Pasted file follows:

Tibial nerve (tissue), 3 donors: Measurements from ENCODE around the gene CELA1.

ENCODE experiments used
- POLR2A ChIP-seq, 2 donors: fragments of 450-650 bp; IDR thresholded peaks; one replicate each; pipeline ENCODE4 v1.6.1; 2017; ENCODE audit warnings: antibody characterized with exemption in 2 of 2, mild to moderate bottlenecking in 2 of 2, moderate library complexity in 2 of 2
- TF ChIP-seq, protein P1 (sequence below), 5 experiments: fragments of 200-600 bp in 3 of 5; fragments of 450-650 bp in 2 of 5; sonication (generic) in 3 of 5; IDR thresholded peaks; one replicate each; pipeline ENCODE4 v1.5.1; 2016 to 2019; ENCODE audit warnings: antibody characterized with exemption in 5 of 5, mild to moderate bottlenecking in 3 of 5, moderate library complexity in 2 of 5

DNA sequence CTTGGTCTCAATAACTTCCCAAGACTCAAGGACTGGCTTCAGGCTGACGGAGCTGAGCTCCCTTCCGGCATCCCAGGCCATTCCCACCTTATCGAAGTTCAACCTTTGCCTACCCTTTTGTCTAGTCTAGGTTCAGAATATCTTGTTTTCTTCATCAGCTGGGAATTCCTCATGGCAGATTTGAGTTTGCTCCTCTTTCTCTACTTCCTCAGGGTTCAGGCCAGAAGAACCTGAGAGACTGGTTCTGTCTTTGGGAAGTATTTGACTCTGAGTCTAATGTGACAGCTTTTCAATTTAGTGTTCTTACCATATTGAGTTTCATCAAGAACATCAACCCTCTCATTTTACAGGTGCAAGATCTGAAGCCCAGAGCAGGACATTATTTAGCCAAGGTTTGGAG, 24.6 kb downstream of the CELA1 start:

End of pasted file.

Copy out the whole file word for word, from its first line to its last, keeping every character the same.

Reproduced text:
Tibial nerve (tissue), 3 donors: Measurements from ENCODE around the gene CELA1.

ENCODE experiments used
- POLR2A ChIP-seq, 2 donors: fragments of 450-650 bp; IDR thresholded peaks; one replicate each; pipeline ENCODE4 v1.6.1; 2017; ENCODE audit warnings: antibody characterized with exemption in 2 of 2, mild to moderate bottlenecking in 2 of 2, moderate library complexity in 2 of 2
- TF ChIP-seq, protein P1 (sequence below), 5 experiments: fragments of 200-600 bp in 3 of 5; fragments of 450-650 bp in 2 of 5; sonication (generic) in 3 of 5; IDR thresholded peaks; one replicate each; pipeline ENCODE4 v1.5.1; 2016 to 2019; ENCODE audit warnings: antibody characterized with exemption in 5 of 5, mild to moderate bottlenecking in 3 of 5, moderate library complexity in 2 of 5

DNA sequence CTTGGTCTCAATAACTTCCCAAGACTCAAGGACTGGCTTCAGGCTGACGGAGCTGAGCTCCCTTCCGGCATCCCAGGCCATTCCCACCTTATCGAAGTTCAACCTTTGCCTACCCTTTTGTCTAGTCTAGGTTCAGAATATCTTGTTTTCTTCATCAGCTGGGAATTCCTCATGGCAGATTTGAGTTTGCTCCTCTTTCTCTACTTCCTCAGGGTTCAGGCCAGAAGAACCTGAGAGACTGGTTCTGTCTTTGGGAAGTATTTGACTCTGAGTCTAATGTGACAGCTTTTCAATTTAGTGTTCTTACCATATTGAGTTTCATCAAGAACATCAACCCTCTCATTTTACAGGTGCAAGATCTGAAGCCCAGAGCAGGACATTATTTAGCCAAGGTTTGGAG, 24.6 kb downstream of the CELA1 start: